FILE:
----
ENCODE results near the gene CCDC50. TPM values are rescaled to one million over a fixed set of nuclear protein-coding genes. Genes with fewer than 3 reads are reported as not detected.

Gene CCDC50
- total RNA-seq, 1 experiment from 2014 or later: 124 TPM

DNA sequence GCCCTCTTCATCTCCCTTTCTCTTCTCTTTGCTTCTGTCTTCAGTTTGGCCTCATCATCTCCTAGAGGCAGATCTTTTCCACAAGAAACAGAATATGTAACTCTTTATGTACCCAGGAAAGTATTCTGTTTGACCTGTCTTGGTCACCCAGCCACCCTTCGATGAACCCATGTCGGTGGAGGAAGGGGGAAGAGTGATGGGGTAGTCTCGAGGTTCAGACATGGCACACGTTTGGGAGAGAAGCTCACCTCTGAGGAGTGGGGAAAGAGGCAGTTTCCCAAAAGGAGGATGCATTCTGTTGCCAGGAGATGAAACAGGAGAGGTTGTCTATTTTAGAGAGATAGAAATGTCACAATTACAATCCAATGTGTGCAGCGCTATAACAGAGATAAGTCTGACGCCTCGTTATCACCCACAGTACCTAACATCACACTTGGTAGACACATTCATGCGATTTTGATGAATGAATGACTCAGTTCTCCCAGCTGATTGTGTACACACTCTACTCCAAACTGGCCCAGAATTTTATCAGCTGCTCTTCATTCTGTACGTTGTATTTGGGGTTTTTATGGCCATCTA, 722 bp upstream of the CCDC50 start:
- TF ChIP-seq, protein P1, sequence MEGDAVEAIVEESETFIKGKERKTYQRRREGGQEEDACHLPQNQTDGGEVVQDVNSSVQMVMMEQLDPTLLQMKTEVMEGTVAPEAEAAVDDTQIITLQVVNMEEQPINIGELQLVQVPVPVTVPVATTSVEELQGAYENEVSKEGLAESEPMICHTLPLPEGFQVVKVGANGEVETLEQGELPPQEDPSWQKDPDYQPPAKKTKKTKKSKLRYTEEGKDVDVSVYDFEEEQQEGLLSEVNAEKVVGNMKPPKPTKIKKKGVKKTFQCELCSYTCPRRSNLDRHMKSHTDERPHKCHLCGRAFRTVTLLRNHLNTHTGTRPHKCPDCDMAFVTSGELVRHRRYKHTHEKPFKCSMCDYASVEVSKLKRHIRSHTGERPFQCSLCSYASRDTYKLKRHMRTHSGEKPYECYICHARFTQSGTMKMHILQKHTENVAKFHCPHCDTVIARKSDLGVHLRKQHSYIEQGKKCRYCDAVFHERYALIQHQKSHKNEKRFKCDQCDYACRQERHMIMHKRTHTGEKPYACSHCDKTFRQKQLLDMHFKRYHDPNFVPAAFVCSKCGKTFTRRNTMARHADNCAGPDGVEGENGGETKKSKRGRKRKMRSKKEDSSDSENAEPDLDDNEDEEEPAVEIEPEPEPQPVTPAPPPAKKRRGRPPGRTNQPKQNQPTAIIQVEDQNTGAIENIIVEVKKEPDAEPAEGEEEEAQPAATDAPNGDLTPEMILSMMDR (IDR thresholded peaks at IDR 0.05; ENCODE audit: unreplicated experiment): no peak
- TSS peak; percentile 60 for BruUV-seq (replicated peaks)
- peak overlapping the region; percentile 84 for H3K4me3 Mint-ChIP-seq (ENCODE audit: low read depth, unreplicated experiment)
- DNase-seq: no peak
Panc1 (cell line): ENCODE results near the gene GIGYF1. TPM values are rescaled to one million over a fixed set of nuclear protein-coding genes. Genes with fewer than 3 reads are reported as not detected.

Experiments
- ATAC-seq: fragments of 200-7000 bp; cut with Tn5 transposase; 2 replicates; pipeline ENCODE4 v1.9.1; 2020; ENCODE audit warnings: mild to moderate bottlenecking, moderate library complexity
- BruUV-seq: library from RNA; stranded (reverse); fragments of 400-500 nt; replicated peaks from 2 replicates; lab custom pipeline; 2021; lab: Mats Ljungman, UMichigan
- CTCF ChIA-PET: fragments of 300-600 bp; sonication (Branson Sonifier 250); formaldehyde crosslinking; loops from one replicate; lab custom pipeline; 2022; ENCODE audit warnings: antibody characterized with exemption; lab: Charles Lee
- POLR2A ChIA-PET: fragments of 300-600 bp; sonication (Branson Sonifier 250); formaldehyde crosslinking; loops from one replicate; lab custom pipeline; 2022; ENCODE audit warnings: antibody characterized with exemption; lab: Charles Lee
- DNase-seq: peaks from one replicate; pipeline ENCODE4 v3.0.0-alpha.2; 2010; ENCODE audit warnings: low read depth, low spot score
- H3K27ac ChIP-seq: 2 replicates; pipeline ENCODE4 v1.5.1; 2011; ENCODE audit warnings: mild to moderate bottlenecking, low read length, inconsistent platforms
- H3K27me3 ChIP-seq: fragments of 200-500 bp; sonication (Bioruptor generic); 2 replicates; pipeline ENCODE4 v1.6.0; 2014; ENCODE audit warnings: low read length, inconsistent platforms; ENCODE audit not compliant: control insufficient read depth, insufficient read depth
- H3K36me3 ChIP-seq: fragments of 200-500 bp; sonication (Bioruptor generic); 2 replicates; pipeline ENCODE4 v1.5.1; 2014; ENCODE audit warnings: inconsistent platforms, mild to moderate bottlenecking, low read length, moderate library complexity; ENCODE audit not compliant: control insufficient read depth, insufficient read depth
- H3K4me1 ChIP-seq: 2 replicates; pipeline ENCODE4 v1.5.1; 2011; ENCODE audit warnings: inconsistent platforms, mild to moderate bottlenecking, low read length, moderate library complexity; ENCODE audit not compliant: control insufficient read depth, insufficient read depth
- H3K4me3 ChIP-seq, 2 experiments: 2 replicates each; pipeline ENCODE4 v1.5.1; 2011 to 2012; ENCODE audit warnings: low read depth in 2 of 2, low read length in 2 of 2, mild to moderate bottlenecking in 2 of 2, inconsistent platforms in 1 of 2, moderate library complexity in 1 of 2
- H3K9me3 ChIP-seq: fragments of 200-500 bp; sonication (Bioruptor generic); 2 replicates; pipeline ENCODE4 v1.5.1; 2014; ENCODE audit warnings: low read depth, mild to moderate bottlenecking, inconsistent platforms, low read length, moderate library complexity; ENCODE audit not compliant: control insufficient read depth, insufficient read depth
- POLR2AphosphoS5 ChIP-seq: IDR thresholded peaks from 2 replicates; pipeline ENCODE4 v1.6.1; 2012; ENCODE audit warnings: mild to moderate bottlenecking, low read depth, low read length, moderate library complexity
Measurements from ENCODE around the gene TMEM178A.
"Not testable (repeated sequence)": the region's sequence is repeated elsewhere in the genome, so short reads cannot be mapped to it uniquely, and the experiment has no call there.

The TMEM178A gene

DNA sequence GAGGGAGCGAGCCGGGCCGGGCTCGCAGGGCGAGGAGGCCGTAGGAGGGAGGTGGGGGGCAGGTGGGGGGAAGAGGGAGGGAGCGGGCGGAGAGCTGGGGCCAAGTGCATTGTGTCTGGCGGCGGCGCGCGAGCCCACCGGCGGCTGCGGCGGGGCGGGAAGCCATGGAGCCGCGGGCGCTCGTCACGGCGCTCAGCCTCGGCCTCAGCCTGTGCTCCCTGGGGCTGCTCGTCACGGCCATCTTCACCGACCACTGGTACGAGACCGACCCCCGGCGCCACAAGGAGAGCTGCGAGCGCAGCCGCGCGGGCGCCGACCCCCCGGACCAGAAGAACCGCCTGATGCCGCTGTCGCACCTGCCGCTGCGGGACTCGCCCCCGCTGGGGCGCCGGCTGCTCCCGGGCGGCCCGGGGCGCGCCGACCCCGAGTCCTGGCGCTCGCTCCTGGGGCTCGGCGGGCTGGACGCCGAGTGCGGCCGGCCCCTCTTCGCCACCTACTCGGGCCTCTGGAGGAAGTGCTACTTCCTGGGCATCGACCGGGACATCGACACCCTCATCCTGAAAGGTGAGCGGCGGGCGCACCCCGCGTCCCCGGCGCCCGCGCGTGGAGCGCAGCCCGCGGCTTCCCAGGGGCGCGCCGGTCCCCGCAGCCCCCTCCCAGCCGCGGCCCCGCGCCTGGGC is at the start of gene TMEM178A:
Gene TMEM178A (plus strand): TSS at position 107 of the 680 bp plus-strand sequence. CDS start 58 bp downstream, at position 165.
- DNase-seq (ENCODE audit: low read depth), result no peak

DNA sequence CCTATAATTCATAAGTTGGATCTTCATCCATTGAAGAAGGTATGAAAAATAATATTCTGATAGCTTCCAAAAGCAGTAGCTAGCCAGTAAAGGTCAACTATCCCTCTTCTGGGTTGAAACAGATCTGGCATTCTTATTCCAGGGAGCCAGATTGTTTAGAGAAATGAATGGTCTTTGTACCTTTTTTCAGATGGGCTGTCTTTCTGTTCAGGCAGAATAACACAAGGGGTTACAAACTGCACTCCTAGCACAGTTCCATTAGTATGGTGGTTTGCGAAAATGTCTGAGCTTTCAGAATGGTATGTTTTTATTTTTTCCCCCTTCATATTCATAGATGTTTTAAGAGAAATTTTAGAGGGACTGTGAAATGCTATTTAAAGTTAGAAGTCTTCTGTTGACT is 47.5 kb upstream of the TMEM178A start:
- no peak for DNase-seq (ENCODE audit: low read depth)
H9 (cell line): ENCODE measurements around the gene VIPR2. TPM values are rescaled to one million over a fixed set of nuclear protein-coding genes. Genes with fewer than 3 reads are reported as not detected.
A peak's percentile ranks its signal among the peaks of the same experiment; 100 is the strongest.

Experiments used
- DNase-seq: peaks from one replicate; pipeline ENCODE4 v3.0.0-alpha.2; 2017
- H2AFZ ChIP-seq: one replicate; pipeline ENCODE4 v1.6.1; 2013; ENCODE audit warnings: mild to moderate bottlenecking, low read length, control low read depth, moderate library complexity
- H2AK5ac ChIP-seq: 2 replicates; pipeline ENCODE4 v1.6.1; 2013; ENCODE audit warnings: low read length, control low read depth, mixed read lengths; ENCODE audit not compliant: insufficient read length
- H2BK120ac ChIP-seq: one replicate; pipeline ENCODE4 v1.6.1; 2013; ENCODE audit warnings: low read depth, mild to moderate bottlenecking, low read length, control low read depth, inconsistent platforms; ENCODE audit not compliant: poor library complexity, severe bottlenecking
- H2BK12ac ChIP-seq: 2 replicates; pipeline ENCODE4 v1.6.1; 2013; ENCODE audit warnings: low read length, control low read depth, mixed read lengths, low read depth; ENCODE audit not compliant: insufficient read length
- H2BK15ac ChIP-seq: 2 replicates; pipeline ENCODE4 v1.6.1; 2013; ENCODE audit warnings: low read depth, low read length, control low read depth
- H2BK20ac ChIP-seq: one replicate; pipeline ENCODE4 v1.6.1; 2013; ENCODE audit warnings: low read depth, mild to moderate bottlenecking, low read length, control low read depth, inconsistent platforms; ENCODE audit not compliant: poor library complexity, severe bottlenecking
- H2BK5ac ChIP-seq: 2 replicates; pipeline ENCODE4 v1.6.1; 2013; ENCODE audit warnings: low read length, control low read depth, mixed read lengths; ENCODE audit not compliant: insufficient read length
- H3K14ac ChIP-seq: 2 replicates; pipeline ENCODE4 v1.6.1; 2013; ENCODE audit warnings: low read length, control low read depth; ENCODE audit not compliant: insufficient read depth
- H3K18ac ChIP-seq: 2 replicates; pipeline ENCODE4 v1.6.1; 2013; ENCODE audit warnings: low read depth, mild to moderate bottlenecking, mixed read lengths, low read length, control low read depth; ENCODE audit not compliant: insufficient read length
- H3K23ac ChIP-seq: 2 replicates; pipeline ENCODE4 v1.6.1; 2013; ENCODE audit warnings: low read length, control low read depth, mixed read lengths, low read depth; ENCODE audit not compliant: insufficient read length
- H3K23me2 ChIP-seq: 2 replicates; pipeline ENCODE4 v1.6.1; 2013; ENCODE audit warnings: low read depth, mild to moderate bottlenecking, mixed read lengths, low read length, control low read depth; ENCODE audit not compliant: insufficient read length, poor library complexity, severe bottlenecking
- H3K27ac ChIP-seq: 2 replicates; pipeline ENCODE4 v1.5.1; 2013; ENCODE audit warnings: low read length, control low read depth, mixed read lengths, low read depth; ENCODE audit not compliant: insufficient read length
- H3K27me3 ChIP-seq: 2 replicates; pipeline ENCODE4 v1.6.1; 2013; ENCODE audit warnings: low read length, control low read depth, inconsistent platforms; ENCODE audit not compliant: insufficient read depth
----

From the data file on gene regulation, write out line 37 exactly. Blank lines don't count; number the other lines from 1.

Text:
- H2BK120ac ChIP-seq: one replicate; pipeline ENCODE4 v1.6.1; 2013; ENCODE audit warnings: low read depth, mild to moderate bottlenecking, low read length, control low read depth, inconsistent platforms; ENCODE audit not compliant: poor library complexity, severe bottlenecking